Things deteriorated even further as we move on. We're still trying to replace Jarret Stoll, a tough-minutes faceoff-chewing centre with a cannon from the point and a loud voice in the dressing room, even though we sold off the guy we traded him for last trade deadline and got sixty cents on the dollar for him. We sent Jason Smith out east in exchange for a guy who did not in the least want to play in Edmonton, and we haven't exactly been bathing in shutdown defenders since then either. Georges Laraque was allowed to sign in Phoenix despite being a fan favourite and an enforcer who could actually play hockey: something Zack Stortini has only recently been able to duplicate. Ditching Dwayne Roloson and Jussi Markkanen as free agents to replace them with Nikolai Khabibulin and Jeff Deslauriers for more money is an act so astoundingly stupid it should get you sent to a psychiatric institution. And if you compiled all the effective tough minutes roleplayers this team sent up the river for nothing or next to it - Radek Dvorak, Mike Peca, Todd Harvey, and now Marc Pouliot and Fernando Pisani - you could get a pretty bloody good team together on their own.

It's not just the loss of continuity, although that's important. It's the loss of so many effective, reliable, and high value players for whom we got nothing or next-to-nothing that can help the team today. Kyle Brodziak made a whopping $1.15 million last year and was one of Minnesota's best forwards. We traded him for the pick we used to take Kyle Bigos. What chance could there possibly be in this universe that Kyle Bigos will play more NHL games than Kyle Brodziak, to say nothing of playing them as well? We'd have been better served if we set Brodziak on fire. And that move is by no means atypical.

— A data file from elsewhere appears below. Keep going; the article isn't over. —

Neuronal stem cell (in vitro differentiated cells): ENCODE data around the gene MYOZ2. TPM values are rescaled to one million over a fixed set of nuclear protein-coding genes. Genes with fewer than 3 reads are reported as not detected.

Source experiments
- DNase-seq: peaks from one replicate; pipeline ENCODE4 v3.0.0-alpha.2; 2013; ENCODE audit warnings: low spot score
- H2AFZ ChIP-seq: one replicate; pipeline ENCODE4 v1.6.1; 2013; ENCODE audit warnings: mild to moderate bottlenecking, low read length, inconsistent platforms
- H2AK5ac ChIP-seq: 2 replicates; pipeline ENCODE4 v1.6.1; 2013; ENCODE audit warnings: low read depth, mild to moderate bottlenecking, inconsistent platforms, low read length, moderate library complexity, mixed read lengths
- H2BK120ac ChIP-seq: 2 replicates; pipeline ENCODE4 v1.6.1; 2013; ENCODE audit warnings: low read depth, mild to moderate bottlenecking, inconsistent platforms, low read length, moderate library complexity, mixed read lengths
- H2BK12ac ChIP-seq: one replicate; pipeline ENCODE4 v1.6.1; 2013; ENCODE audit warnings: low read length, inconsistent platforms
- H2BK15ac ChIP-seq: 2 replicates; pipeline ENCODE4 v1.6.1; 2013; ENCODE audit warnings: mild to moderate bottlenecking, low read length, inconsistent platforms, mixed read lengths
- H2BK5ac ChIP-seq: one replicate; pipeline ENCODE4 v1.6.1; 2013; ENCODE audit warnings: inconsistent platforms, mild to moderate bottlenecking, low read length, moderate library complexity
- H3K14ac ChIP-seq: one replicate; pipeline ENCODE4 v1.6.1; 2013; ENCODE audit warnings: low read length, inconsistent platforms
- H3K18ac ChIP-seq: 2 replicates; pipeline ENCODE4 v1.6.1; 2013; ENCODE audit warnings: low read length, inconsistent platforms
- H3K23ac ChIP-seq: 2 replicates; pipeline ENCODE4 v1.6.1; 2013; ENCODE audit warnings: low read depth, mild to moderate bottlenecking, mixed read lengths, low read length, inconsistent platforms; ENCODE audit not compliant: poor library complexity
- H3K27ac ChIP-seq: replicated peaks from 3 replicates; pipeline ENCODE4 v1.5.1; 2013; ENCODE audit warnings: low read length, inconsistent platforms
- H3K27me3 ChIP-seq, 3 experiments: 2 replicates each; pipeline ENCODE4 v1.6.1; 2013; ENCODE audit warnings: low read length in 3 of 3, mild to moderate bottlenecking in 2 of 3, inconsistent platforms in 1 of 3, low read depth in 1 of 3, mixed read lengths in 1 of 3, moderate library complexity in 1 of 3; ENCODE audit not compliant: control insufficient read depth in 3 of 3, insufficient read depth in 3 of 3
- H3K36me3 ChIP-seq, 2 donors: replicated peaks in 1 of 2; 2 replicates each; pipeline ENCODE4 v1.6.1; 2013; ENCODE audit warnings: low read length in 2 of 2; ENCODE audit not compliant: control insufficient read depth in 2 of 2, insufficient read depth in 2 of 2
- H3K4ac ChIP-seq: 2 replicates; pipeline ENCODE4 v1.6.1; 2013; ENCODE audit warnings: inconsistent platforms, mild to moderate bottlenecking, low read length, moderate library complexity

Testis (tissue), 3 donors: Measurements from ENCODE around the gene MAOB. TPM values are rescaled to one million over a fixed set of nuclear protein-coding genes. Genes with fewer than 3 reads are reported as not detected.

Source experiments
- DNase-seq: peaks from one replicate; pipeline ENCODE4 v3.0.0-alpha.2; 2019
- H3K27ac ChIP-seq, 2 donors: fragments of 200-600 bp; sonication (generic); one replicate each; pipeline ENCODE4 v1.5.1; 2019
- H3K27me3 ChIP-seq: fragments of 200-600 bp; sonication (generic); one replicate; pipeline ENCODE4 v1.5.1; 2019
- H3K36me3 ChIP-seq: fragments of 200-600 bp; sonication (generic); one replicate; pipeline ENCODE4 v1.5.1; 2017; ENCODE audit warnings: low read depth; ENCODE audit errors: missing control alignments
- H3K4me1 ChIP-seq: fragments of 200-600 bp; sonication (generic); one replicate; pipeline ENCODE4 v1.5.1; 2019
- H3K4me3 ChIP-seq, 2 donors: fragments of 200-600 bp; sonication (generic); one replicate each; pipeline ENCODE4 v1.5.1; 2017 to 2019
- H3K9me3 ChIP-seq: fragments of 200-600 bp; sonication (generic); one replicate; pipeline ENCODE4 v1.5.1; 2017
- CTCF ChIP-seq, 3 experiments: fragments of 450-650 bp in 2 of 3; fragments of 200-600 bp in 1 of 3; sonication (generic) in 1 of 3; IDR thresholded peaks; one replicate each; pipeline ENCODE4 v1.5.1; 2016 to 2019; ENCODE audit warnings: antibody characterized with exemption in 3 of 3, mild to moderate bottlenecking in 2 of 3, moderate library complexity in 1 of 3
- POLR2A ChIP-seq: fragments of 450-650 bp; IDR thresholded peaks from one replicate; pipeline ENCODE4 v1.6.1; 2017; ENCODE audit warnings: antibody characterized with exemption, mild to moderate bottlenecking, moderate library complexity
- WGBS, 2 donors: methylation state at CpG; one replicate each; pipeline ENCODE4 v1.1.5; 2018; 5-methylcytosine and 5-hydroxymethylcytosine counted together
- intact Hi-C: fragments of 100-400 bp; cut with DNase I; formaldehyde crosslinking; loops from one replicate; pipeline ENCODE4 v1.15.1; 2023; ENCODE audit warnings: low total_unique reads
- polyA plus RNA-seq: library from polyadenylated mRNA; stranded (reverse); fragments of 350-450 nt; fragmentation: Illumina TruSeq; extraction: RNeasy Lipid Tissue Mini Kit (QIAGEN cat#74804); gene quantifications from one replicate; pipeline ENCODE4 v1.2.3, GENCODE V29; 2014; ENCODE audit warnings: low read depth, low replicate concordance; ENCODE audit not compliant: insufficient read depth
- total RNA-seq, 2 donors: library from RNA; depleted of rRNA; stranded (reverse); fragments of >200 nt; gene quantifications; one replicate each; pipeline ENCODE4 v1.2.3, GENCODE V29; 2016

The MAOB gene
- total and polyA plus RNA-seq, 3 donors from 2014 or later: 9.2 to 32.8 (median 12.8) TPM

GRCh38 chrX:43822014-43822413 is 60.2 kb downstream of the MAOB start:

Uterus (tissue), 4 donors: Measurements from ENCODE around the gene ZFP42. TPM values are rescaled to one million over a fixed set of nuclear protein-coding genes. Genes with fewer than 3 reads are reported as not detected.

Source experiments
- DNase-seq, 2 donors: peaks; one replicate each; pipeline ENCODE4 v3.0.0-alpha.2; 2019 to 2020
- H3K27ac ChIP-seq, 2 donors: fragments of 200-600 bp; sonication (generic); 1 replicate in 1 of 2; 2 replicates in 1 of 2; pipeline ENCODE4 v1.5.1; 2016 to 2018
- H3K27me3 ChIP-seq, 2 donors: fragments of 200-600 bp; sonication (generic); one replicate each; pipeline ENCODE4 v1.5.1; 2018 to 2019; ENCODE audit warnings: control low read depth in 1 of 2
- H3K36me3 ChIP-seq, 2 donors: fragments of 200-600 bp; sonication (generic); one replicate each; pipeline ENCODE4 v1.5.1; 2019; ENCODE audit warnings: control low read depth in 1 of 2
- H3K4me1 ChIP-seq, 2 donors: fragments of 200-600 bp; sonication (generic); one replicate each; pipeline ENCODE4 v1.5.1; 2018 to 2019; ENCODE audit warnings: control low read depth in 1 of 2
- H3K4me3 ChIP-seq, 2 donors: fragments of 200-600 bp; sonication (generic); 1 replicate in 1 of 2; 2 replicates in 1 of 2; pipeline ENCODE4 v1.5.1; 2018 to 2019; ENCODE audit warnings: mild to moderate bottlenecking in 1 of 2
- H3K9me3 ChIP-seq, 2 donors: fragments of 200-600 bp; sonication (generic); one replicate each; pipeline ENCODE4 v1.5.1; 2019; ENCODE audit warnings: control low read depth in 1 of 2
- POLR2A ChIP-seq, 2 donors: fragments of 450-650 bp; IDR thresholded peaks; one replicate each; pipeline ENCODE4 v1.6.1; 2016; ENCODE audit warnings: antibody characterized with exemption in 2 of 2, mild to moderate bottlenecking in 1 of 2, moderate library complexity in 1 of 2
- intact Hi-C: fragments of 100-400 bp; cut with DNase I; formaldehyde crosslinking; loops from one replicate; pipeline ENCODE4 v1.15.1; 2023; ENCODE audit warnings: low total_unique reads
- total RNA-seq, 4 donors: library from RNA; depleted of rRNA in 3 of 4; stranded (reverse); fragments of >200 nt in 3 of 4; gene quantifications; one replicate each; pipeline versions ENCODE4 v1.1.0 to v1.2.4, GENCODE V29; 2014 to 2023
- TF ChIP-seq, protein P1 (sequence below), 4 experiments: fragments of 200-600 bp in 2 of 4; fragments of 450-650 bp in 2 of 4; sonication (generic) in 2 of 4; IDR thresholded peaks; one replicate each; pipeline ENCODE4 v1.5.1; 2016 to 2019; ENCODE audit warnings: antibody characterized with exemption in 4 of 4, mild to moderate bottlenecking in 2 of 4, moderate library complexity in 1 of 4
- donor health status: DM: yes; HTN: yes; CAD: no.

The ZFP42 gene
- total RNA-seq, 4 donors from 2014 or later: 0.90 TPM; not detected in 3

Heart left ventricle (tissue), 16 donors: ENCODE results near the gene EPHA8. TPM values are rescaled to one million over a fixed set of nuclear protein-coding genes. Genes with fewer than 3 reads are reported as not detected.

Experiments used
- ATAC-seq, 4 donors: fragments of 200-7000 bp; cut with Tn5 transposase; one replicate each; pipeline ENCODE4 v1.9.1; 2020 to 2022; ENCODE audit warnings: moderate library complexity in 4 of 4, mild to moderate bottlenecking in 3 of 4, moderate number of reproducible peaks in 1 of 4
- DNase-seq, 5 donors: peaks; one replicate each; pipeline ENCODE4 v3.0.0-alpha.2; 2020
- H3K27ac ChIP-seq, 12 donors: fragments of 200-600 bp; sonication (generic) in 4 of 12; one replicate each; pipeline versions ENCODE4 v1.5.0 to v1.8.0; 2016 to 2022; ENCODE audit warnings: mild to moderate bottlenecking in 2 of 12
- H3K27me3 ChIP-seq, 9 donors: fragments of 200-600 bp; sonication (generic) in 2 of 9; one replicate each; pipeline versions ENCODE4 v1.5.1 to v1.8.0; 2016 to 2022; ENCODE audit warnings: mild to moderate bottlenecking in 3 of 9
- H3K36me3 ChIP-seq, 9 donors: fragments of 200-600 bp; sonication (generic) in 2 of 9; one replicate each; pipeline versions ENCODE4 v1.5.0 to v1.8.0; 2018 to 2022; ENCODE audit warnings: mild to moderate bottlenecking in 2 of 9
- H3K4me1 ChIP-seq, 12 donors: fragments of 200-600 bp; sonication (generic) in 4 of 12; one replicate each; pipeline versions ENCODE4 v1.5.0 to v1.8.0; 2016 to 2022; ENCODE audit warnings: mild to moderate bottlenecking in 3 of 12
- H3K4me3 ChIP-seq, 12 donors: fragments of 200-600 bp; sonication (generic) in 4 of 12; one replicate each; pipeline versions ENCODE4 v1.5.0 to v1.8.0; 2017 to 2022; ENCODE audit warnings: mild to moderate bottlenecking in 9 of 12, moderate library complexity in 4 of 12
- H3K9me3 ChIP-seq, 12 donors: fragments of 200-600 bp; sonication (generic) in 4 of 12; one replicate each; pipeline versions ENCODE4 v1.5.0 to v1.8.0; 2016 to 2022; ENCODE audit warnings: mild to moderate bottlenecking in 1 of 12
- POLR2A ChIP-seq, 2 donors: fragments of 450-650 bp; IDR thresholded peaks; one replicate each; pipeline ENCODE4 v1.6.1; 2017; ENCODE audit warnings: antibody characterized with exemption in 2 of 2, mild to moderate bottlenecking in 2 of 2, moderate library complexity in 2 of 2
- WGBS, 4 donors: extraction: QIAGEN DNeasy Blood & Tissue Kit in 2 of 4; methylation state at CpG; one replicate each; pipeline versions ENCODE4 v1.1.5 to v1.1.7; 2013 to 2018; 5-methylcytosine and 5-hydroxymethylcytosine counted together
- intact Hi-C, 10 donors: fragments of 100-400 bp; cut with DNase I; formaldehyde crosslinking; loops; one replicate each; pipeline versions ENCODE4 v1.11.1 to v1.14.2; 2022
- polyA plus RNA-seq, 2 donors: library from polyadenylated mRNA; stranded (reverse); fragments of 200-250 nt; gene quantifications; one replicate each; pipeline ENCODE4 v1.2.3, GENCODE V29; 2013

This last season has almost completed the process of gutting the Finals team. Most of us would agree that Steve Staios and Ethan Moreau, two guys who survived into last year, had to go, and many of you would include Fernando Pisani and Marc Pouliot in that category. Again, the point is not that every move was bad. The point is that we took a team that came within one bad break of winning the Stanley Cup, tore away more than 90% of it, and replaced that 90% with almost nothing: no top prospects that we've traded for, no promising young players that we picked up in those many, many deals, just a lot of lost free agents and some nice youngsters we got because we were so terrible. We've traded players for worse players and traded those worse players for even worse ones. We've diluted the talent of that team until it can no longer be detected, and only our two oft-injured first liners, their primes passing like scenery out the window, remain.

And people wonder why we'll be in the lottery again next year.